Hermod has disappeared through the wicked devices of the queen, for she is a witch, and so is her daughter, though they have put on these beautiful forms. Because Hermod would not fall in with the queen's plans, and marry her daughter, she has laid a spell on him, to go on an island and be a lion by day and a man by night, and never be freed from this until you burn the lion's skin. Besides," said Olof, "she has looked out a match for you; she has a brother in the Underworld, a three-headed giant, whom she means to turn into a beautiful prince and get him married to you. This is no new thing for the queen; she took me away from my parents" house and compelled me to serve her; but she has never done me any harm, for the green cloak I wear protects me against all mischief.

Hadvor now became still sadder than before at the thought of the marriage destined for her, and entreated Olof to think of some plan to save her.

"I think," said Olof, "that your wooer will come up through the floor of the castle to you, and so you must be prepared when you hear the noise of his coming and the floor begins to open, and have at hand blazing pitch, and pour plenty of it into the opening. That will prove too much for him."

About this time the king came home from his expedition, and thought it a great blow that no one knew what had become of Hermod; but the queen consoled him as best she could, and after a time the king thought less about his disappearance.

Hadvor remained in her castle, and had made preparations to receive her wooer when he came. One night, not long after, a loud noise and rumbling was heard under the castle. Hadvor at once guessed what it was, and told her maids to be ready to help her. The noise and thundering grew louder and louder, until the floor began to open, whereupon Hadvor made them take the caldron of pitch and pour plenty of it into the opening. With that the noises grew fainter and fainter, till at last they ceased altogether.

Next morning the queen rose early, and went out to the castle gate, and there she found her brother the giant lying dead. She went up to him and said, "I pronounce this spell, that you become a beautiful prince, and that Hadvor shall be unable to say anything against the charges that I shall bring against her."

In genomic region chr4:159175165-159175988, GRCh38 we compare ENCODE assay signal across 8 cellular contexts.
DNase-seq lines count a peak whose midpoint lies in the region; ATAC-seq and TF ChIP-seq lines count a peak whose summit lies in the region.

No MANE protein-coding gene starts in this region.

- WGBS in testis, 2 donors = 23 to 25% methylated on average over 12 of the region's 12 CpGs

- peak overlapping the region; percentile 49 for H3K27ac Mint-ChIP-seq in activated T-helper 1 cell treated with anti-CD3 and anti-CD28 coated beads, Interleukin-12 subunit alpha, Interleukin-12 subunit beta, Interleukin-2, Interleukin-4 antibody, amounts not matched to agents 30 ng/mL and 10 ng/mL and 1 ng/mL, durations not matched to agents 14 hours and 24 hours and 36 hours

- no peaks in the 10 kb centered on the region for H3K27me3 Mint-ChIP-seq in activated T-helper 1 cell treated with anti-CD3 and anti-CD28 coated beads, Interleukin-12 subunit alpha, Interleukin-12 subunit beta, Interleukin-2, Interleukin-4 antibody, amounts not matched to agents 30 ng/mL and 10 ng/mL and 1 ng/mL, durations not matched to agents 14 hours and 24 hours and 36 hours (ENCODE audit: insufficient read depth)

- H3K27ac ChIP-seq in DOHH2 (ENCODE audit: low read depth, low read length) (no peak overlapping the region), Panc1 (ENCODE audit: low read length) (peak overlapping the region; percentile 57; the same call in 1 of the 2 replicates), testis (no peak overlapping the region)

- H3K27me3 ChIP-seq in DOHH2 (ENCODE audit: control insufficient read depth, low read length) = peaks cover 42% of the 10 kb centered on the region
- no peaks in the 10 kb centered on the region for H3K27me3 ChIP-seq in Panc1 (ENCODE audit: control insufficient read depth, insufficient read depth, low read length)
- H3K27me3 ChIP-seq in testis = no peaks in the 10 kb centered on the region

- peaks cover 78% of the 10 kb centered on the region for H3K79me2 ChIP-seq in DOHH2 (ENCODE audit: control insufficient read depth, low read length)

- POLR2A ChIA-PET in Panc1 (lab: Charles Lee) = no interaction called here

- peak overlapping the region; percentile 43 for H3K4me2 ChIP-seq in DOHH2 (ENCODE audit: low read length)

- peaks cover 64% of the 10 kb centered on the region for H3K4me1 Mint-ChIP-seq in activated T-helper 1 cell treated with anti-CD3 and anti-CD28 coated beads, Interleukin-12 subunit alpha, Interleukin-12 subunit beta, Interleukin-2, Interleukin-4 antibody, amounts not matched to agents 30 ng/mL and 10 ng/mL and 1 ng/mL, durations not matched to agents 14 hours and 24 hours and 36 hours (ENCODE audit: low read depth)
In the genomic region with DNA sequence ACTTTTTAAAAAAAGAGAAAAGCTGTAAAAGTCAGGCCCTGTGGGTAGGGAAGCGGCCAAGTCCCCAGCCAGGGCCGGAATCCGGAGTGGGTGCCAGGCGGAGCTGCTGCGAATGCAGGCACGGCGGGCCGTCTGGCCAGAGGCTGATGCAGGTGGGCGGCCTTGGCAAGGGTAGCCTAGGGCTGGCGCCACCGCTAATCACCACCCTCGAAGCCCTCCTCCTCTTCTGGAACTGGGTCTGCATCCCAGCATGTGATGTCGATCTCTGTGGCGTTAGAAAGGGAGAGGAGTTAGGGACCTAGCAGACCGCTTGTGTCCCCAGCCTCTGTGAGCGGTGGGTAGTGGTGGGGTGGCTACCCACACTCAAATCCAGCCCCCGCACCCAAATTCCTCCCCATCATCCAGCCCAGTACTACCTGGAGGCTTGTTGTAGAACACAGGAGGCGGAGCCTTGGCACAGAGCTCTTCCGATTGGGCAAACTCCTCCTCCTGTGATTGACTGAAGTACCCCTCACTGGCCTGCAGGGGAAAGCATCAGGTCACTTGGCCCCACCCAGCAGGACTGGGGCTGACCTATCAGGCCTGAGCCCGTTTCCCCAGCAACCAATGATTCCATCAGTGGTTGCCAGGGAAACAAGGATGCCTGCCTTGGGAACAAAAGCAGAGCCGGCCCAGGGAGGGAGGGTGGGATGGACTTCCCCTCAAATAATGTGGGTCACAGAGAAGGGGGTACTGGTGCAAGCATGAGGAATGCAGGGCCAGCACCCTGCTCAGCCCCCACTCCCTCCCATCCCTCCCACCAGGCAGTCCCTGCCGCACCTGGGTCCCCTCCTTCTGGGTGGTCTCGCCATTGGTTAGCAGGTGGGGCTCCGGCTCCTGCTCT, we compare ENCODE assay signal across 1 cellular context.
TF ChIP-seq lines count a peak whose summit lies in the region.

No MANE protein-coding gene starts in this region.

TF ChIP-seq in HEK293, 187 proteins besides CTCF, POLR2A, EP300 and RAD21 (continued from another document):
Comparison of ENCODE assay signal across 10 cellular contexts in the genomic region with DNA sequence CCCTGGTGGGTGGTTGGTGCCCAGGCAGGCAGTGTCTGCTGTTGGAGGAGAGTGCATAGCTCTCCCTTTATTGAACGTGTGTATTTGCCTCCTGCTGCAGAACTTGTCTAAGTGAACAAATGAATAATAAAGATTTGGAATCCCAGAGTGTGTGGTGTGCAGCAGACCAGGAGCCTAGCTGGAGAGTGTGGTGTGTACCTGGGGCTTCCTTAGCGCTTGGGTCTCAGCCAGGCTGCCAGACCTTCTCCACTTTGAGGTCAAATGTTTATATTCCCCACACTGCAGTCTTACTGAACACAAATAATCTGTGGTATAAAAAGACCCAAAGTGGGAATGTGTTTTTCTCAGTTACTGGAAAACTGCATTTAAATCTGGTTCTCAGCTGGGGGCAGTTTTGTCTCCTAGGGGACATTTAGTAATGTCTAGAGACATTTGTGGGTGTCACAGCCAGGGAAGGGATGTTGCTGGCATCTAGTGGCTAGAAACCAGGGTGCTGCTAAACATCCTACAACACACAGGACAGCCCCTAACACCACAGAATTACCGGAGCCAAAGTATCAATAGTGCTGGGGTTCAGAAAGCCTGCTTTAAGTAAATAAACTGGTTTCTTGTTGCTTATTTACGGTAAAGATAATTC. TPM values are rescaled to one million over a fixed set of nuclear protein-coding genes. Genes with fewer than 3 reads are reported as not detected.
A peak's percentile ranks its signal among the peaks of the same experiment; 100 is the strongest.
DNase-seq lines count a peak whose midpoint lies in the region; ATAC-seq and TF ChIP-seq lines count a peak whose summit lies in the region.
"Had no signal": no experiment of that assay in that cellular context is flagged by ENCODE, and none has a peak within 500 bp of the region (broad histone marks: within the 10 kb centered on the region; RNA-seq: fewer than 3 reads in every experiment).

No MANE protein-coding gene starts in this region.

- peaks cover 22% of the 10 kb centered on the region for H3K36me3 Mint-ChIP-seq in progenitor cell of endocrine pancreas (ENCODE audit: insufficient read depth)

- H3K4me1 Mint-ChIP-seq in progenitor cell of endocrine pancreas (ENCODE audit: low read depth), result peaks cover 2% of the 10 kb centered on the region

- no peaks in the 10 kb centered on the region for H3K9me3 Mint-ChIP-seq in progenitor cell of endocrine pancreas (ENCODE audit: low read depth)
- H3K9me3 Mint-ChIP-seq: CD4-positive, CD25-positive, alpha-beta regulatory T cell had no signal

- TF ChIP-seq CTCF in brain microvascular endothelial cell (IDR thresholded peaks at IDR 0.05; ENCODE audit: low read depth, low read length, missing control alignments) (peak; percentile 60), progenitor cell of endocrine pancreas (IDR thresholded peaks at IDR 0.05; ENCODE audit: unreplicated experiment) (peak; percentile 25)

The body of the dead giant now became that of a beautiful prince, and the queen went in again.

"I don't think," said she to the king, "that your daughter is as good as she is said to be. My brother came and asked her hand, and she has had him put to death. I have just found his dead body lying at the castle gate."

The king went along with the queen to see the body, and thought it all very strange; so beautiful a youth, he said, would have been a worthy match for Hadvor, and he would readily have agreed to their marriage. The queen asked leave to decide what Hadvor's punishment should be, which the king was very willing to allow, so as to escape from punishing his own daughter. The queen's decision was that the king should make a big grave-mound for her brother, and put Hadvor into it beside him.

Olof knew all the plans of the queen, and went to tell the princess what had been done, whereupon Hadvor earnestly entreated her to tell her what to do.

"First and foremost," said Olof, "you must get a wide cloak to wear over your other clothes, when you are put into the mound. The giant's ghost will walk after you are both left together in there, and he will have two dogs along with him. He will ask you to cut pieces out of his legs to give to the dogs, but that you must not promise to do unless he tells you where Hermod has gone to, and tells you how to find him. He will then let you stand on his shoulders, so as to get out of the mound; but he means to cheat you all the same, and will catch you by the cloak to pull you back again; but you must take care to have the cloak loose on your shoulders, so that he will only get hold of that."

The mound was all ready now, and the giant laid in it, and into it Hadvor also had to go without being allowed to make any defence. After they were both left there everything happened just as Olof had said. The prince became a giant again, and asked Hadvor to cut the pieces out of his legs for the dogs; but she refused until he told her that Hermod was in a desert island, which she could not reach unless she took the skin off the soles of his feet and made shoes out of that; with these shoes she could travel both on land and sea. This Hadvor now did, and the giant then let her get up on his shoulders to get out of the mound. As she sprang out he caught hold of her cloak; but she had taken care to let it lie loose on her shoulders, and so escaped.